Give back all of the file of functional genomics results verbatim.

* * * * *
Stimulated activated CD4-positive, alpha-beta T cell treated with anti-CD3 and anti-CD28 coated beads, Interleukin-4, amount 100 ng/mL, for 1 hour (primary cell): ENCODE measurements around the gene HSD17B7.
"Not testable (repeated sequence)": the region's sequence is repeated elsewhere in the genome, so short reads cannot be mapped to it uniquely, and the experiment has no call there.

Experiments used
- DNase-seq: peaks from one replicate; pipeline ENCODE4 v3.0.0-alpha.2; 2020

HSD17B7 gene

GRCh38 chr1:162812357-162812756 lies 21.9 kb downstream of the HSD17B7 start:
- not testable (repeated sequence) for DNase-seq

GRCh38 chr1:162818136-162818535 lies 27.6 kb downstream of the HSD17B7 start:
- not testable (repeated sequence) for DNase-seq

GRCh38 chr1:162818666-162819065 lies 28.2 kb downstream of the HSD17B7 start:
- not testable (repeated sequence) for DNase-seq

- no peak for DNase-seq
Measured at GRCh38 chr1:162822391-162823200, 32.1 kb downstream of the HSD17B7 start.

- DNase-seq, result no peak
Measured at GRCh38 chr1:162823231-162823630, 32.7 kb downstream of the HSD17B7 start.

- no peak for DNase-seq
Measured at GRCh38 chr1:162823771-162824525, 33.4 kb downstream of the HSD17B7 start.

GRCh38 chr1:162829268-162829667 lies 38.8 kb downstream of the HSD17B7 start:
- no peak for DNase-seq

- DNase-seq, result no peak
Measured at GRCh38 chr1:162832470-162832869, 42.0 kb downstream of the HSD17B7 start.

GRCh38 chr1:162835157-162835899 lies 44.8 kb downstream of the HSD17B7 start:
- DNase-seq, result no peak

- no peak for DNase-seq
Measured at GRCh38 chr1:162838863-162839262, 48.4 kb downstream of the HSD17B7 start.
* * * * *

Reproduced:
Stimulated activated CD4-positive, alpha-beta T cell treated with anti-CD3 and anti-CD28 coated beads, Interleukin-4, amount 100 ng/mL, for 1 hour (primary cell): ENCODE measurements around the gene HSD17B7.
"Not testable (repeated sequence)": the region's sequence is repeated elsewhere in the genome, so short reads cannot be mapped to it uniquely, and the experiment has no call there.

Experiments used
- DNase-seq: peaks from one replicate; pipeline ENCODE4 v3.0.0-alpha.2; 2020

HSD17B7 gene

GRCh38 chr1:162812357-162812756 lies 21.9 kb downstream of the HSD17B7 start:
- not testable (repeated sequence) for DNase-seq

GRCh38 chr1:162818136-162818535 lies 27.6 kb downstream of the HSD17B7 start:
- not testable (repeated sequence) for DNase-seq

GRCh38 chr1:162818666-162819065 lies 28.2 kb downstream of the HSD17B7 start:
- not testable (repeated sequence) for DNase-seq

- no peak for DNase-seq
Measured at GRCh38 chr1:162822391-162823200, 32.1 kb downstream of the HSD17B7 start.

- DNase-seq, result no peak
Measured at GRCh38 chr1:162823231-162823630, 32.7 kb downstream of the HSD17B7 start.

- no peak for DNase-seq
Measured at GRCh38 chr1:162823771-162824525, 33.4 kb downstream of the HSD17B7 start.

GRCh38 chr1:162829268-162829667 lies 38.8 kb downstream of the HSD17B7 start:
- no peak for DNase-seq

- DNase-seq, result no peak
Measured at GRCh38 chr1:162832470-162832869, 42.0 kb downstream of the HSD17B7 start.

GRCh38 chr1:162835157-162835899 lies 44.8 kb downstream of the HSD17B7 start:
- DNase-seq, result no peak

- no peak for DNase-seq
Measured at GRCh38 chr1:162838863-162839262, 48.4 kb downstream of the HSD17B7 start.